Sometimes, falling asleep feels impossible with all the crazy, stressful situations that decide to overflow your head the second you're meant to be turning off your brain and going to sleep. And then, you start stressing over the fact that your stress is keeping you awake, which keeps you up even longer. Luckily, there are some tricks to help you shut off all those thoughts in your head stopping you from getting your zzz's.
1. Take a hot bath.
A drop in body temperature helps to make you feel snoozy. When you take a hot bath, your body's temperature rises and the rapid cool-down that occurs when you get out of the bath relaxes you and helps you feel sleepy.
2. Set a bedtime — and stick to it.
You might not think that staying up super late to catch up on the latest episodes of all your shows does any real harm, but even the occasional 3 a.m. Netflix binge-fest could throw off your circadian rhythm — your internal clock that's designed to regulate feelings of sleepiness over a 24-hour period. And when you continuously throw off your internal clock, you run the risk of your body-clock being "late-shifted," which means you don't get enough sleep because the alarm is waking you up before you've had enough sleep, and can leave you chronically sleep-deprived.
3. Shut off your electronics.
Light hitting the retina suppresses the production of melatonin, a hormone that helps you sleep. So when you bury your face in your smartphone or laptop before bed, the blue light from your phone is confusing your brain into thinking it's still daytime and making you feel more alert. Instead of checking your Facebook notifications before bed, read a book or take a bath (see hack #1). And if you must check your phone, at least turn the display's brightness down.
4. Don't drink coffee in the afternoon.
Caffeine can stick around in your system for up to 10 hours and contribute to keeping you up at night since it's a stimulant. If you're having trouble falling asleep, avoid coffee and other caffeinated drinks (and food like chocolate!) for at least a few hours before bedtime.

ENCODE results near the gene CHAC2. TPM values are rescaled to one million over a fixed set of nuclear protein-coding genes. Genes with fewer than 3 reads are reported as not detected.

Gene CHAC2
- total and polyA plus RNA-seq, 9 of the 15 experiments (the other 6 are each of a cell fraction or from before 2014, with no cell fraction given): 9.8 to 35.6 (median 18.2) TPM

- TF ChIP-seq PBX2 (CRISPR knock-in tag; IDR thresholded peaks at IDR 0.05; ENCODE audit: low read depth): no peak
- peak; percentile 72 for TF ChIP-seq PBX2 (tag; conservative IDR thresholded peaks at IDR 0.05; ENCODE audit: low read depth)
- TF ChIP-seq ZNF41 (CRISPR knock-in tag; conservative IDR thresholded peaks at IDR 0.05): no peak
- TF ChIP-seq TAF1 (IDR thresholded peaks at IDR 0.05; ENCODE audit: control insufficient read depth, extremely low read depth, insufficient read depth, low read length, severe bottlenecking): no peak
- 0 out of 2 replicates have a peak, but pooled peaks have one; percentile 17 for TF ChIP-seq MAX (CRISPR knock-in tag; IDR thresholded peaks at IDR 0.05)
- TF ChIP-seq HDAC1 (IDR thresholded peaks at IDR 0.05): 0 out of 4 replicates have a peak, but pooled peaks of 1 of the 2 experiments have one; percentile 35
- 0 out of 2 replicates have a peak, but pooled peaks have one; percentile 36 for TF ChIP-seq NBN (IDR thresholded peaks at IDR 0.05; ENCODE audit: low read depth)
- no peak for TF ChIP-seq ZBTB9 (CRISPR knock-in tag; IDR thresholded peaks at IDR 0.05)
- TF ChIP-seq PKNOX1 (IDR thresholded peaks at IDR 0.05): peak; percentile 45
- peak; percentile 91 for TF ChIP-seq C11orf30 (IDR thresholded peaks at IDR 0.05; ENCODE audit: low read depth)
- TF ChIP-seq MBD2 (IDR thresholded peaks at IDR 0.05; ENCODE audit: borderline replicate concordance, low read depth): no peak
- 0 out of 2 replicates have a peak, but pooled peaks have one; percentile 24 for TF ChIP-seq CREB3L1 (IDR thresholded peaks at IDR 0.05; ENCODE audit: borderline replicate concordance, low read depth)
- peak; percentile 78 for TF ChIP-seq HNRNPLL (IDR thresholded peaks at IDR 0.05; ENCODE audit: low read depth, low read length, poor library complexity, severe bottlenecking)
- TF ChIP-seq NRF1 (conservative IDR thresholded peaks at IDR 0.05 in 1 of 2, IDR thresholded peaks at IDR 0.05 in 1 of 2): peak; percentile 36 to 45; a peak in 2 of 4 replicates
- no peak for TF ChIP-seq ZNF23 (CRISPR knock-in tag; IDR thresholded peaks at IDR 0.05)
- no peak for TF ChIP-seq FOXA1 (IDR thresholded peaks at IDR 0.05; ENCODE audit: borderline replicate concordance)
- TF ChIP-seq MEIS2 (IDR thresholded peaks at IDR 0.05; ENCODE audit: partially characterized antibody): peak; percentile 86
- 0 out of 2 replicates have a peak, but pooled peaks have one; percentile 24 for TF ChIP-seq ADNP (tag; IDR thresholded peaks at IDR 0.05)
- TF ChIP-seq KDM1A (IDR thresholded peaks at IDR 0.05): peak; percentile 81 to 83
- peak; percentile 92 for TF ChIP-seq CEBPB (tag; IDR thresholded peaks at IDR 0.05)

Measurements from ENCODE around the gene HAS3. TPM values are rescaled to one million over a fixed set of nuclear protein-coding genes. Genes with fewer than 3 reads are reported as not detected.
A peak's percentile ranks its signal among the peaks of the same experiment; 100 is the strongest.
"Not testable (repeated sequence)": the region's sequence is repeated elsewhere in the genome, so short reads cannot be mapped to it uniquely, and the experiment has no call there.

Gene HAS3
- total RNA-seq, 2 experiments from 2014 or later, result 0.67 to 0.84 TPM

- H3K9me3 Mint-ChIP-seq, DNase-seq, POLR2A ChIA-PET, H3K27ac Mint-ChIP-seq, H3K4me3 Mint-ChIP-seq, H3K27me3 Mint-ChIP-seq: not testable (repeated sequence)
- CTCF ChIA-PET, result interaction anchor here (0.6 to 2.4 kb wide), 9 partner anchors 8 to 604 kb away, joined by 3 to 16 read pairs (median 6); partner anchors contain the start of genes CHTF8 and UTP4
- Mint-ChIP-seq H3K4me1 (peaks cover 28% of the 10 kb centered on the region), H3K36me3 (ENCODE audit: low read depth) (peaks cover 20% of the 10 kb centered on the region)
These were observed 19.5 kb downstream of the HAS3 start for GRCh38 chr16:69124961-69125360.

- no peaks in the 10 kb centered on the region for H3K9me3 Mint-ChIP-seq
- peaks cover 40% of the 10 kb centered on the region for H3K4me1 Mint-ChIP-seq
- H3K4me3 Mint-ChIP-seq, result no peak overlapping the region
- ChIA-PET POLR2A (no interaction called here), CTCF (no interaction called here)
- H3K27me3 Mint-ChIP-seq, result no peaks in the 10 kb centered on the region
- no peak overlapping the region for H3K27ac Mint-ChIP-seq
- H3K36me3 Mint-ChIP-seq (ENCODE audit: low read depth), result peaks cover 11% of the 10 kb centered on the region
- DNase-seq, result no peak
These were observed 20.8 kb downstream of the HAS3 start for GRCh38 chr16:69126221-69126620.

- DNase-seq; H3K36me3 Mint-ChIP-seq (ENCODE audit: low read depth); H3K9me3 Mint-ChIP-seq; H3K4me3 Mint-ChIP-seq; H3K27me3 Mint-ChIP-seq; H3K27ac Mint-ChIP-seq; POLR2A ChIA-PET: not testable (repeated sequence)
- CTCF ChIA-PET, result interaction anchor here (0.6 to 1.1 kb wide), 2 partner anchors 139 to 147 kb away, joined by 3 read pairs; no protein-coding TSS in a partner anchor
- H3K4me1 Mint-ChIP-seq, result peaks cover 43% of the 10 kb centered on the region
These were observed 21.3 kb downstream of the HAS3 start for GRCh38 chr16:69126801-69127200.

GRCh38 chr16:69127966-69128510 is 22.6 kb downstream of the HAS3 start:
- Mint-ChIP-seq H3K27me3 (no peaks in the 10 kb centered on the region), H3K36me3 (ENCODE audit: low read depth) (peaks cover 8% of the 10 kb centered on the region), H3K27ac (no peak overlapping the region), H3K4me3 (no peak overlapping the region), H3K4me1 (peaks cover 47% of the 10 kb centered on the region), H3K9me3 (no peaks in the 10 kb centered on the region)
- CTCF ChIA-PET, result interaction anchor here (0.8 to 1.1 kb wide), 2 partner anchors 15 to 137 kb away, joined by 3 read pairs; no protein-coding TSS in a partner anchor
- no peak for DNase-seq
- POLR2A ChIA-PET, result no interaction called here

5. Don't eat a huge meal right before bed.
This seems counterintuitive since large meals, like Thanksgiving, often make you feel drowsy, but when you eat a big dinner right before bed, it could actually work against you once you actually go to lay down. "Heartburn, or acid reflux, is a common medical problem, and is often caused by eating large meals or spicy food and then lay down before the stomach has had time to empty," explains Dr. Epstein. The discomfort your full stomach causes can end up keeping you awake. You're better off eating a few hours before you go to bed to give your body time to digest before bed.
6. Hide your clock.
If you have trouble sleeping, you may become very anxious about the fact that you can't sleep, which could lead you to wake up in the middle of the night and check the clock. "Of course, this kind of worry will interfere with your ability to fall asleep," Dr. Epstein explains. "Because clock-watching can increase anxiety at night, it is often a good idea to get rid of the bedside clock. " So do yourself a favor and put your phone (or actual alarm clock) somewhere far away from where you sleep, like under your bed or in a drawer, so that you're not tempted to look at it throughout the night.
7. Wear socks.
We know, wearing socks to bed is the most uncomfortable thing ever because it makes you feel like your feet are strangling, but it might actually help you fall asleep. Research has found that when you're just about to drift off, your body redirects blood flow to your hands and feet to redistribute heat from your core to your extremities, triggering sleep. Cold feet, on the other hand, inhibit blood flow. Wearing a pair of socks to warm your feet causes blood cells to widen, which increases blood flow, and, in turn, helps you fall asleep faster. If you just can't go to bed with socks on, you can try placing a hot water bottle at the end of your bed to warm your feet instead.
8. Drink Chamomile Tea
Chamomile tea is a sleeping remedy that's been used as a natural sleep aid since ancient times. According to research by the American Chemical Society, drinking a cup of Chamomile tea is associated with an increase in the body's production of a chemical called glycine, which relaxes the nerves and acts as a mild sedative.
Yes, breathing can help you fall asleep. There's a trick called the 4-7-8 technique that Dr. Michelle Gordon, founder of Northern Westchester Surgical Associates in Putnam Valley, New York, believes helps you fall asleep by clearing your mind of preoccupying thoughts that could be keeping you awake. All you have to do is touch your tongue to the place behind your top front teeth and adopt the following breathing pattern: 1) Breathe in through your nose for 4 seconds 2) Hold your breath for 7 seconds 3) Blow the air out of your mouth making a "whoosh" sound for 8 seconds. Repeat that process three times. This method delivers more oxygen to the parasympathetic nervous system, which calms you down in stressful situations... like when you can't get to sleep!